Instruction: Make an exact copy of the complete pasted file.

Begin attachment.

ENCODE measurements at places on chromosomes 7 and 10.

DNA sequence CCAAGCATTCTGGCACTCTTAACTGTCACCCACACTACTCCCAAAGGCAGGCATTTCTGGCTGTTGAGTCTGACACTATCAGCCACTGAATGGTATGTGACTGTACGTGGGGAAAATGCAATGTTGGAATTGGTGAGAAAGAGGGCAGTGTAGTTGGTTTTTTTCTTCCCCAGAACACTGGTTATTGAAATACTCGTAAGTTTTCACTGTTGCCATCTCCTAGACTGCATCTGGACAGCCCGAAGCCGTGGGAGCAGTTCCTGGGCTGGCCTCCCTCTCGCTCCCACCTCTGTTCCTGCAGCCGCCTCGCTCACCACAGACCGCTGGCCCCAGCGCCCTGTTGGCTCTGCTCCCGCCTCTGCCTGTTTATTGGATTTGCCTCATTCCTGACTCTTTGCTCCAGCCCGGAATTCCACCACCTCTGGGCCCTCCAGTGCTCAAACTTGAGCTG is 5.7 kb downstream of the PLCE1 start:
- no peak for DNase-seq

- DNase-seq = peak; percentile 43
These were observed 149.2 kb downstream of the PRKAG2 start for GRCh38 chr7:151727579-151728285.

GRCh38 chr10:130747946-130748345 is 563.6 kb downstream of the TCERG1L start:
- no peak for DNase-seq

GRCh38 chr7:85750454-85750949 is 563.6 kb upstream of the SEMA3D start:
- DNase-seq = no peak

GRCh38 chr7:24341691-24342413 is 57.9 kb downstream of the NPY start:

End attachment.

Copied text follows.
ENCODE measurements at places on chromosomes 7 and 10.

DNA sequence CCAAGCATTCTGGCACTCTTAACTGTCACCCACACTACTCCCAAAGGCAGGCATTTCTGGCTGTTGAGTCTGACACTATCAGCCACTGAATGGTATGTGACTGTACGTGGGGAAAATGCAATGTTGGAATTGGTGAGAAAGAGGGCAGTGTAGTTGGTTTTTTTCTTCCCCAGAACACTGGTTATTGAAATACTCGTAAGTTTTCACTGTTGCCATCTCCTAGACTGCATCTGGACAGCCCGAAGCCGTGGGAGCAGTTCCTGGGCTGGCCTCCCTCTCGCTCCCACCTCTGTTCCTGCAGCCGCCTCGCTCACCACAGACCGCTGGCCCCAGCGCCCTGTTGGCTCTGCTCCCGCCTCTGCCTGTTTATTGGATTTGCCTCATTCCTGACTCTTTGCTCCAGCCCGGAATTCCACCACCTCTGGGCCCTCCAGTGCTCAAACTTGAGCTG is 5.7 kb downstream of the PLCE1 start:
- no peak for DNase-seq

- DNase-seq = peak; percentile 43
These were observed 149.2 kb downstream of the PRKAG2 start for GRCh38 chr7:151727579-151728285.

GRCh38 chr10:130747946-130748345 is 563.6 kb downstream of the TCERG1L start:
- no peak for DNase-seq

GRCh38 chr7:85750454-85750949 is 563.6 kb upstream of the SEMA3D start:
- DNase-seq = no peak

GRCh38 chr7:24341691-24342413 is 57.9 kb downstream of the NPY start: